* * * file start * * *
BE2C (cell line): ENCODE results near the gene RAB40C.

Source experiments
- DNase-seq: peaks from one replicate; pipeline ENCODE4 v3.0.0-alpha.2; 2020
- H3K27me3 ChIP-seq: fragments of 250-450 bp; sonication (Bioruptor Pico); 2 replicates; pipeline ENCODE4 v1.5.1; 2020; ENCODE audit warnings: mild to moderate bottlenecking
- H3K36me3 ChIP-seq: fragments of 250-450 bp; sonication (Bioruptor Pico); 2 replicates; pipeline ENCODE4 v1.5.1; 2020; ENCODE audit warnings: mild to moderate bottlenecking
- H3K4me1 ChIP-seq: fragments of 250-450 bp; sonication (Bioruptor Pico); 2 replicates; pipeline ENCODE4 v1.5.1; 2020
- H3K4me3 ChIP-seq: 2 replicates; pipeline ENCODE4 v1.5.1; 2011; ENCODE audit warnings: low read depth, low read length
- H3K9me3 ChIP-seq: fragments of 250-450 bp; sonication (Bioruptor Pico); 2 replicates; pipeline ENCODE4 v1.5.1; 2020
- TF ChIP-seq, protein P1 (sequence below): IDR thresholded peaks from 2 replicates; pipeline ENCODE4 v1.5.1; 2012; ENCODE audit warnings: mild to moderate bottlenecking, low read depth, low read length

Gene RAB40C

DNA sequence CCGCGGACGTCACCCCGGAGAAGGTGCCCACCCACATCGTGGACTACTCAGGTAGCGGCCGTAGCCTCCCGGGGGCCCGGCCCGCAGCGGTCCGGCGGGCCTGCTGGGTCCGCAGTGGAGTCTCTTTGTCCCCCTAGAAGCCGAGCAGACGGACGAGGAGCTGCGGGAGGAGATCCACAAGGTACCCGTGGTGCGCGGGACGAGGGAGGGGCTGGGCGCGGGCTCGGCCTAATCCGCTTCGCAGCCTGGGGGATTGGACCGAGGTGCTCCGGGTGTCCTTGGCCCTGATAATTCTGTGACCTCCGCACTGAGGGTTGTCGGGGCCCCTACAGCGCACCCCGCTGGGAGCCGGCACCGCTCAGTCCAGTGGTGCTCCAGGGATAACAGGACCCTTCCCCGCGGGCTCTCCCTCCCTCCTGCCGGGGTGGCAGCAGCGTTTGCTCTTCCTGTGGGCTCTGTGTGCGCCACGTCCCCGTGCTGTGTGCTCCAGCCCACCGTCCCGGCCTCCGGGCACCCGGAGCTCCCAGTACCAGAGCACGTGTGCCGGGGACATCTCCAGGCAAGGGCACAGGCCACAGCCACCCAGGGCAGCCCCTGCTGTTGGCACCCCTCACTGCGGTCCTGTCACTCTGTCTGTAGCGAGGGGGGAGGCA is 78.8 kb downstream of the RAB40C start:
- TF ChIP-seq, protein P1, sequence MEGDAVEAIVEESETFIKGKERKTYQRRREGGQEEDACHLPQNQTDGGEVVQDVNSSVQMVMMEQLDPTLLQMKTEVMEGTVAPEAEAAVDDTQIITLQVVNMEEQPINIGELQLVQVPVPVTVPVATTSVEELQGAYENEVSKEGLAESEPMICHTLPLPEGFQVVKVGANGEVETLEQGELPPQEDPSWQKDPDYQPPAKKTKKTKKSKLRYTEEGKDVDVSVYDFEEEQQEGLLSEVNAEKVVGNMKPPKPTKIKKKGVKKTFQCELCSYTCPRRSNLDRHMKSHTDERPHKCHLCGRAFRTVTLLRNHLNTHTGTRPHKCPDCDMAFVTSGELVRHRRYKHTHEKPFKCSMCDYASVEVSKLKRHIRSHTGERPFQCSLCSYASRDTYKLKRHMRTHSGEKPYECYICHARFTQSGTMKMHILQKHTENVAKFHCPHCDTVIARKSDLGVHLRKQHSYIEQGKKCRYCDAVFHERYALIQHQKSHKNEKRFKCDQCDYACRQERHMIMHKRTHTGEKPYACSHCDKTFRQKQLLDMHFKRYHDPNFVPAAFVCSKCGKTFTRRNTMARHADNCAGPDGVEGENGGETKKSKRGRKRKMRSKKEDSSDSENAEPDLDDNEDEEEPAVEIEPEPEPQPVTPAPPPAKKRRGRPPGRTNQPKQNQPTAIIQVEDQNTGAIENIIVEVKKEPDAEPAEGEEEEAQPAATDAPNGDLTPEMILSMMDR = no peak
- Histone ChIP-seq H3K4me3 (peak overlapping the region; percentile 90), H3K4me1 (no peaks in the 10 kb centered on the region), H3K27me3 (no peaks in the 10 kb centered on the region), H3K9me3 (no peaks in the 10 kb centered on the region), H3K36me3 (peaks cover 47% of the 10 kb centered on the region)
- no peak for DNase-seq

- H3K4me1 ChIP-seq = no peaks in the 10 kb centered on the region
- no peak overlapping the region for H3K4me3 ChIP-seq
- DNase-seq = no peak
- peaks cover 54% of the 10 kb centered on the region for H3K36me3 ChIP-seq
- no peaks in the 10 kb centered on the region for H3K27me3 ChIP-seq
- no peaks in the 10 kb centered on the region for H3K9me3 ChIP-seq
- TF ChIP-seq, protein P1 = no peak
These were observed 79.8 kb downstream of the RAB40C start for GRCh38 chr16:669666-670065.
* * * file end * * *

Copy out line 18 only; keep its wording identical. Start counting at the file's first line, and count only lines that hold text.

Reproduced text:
- peaks cover 54% of the 10 kb centered on the region for H3K36me3 ChIP-seq